The metamorphosis is complete. The mad scientist has fully transformed us into a family of Joco suburbanites, mutating our very élan vital. This week we moved through the final phase.
My husband has gone down kicking — I’ve got to give him that. He dug in his heels hard at first. He was sure that moving across the state line into the Promised Land full of accredited schools, lovely public pools and other such manna would strip him of his cool factor. He waited for his artsy manliness to reduce to a puddle of green wax in which he would stand, moaning, “I’m melting, I’m melting.”
But his personality remained intact. Nor did the other things we were warned of come to fruition. Neither of us became bad drivers. Our noses did not tilt five degrees farther upward. Our ability to enjoy culture was not diminished.
He didn’t keel over and in fact began to see the up side of the suburbs. The fenced yard with two beagles and a swing set, the neighborhood Price Chopper, our nice —no, make that awesome — neighbors: It all began to feel like home to him.
But last week my 20-year-old Nissan Pathfinder fatally wounded its control arm and had to be put out to pasture.
“What kind of car do you think we should get?” Thad asked me.
“I think it would be smart to get a minivan,” I replied.
He turned to me, wide-eyed with panic. He clearly enunciated, “I donot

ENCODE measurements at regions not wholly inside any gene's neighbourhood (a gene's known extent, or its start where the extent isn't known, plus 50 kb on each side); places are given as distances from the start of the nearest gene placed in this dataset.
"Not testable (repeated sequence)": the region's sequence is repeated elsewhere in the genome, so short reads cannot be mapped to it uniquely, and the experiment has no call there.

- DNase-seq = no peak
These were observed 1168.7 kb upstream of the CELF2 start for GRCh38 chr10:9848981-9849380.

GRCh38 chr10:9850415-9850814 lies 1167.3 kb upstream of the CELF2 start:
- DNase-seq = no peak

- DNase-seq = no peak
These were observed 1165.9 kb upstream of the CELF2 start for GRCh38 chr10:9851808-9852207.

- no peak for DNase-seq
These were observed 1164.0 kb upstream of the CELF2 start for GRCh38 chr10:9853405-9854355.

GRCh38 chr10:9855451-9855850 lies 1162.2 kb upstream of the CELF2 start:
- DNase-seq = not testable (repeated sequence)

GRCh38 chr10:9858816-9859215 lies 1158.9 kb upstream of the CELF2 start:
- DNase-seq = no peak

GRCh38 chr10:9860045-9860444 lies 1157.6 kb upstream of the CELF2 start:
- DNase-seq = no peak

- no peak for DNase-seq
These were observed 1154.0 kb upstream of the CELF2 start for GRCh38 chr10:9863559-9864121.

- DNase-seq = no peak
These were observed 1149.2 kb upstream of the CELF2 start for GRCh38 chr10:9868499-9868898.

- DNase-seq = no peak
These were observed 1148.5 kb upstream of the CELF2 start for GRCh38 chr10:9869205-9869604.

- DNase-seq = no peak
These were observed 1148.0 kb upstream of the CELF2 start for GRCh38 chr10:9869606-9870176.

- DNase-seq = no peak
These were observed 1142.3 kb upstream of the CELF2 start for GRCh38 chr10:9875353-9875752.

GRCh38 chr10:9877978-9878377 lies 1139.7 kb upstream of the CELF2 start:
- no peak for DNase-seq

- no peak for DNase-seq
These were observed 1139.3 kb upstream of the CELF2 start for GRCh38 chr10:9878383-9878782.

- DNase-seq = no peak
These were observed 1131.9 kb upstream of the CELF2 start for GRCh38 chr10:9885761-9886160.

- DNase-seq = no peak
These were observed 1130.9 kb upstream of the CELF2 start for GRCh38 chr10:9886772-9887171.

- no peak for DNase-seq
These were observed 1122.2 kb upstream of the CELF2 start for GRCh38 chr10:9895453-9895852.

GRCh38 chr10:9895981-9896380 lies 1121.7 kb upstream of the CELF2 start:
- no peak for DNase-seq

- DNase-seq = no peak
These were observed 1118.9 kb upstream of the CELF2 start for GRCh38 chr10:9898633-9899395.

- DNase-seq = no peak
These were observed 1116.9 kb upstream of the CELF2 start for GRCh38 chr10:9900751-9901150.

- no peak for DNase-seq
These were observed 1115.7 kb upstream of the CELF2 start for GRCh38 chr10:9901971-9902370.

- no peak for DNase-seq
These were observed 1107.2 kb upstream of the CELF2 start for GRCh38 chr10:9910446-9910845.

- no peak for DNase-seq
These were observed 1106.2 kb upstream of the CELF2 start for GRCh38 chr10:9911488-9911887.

want a minivan.” His tattooed arms flexed nervously, grasping, I’m sure, for any shred of his past self — the midtown dweller with a pilot’s license who knew the best holes-in-the-wall and could walk to the Plaza from home. That old self.
“I can’t drive a minivan,” he said, shaking his head.
I laid down the logic. We could take the kids’ friends — and our parents — different places. It would be great for trips. We could pick up a couch, haul all our bikes, spread out on a trip.
“But we could get an SUV with a third row,” he said.
He set about the research. Thad’s research is meticulous, methodical and data-driven and can go on forquite
some time. He likes to have all the facts. For days, he quoted inches of headroom, cubic feet of cargo space, resale values, hip room, gasoline mileage. For days, I nodded anduh-huh
Finally, he announced, “I think we should get a minivan.”
Done deal. And we did.
They say the grass is always greener on the other side, but there is such a thing as choosing what’s better for your family. Of course, our suburban haven isn’t without faults. The state appears to be underhandedly short-changing the school system (our school will lose our reading specialist at the end of the year. Who needs to learn how to read, right?). Our city has put brand spankin’ new gravel (chip sealer), complete with piles of gravel in my driveway, on top of perfectly good blacktop — in the name of “affordable road improvements.” And we’ve even (gasp) run across people who are genuinely snooty toward people from the opposite side of the state line. But all in all, we both agree we’ve made good decisions.Hypothesis:
Avid fans of urban areas, given children, can adapt to and thrive in a suburban environment.Test:
Give the Parnells a couple of offspring.Results:
They purchased a minivan.Conclusion:
It’s not where you live, it’s how you choose to care for your family.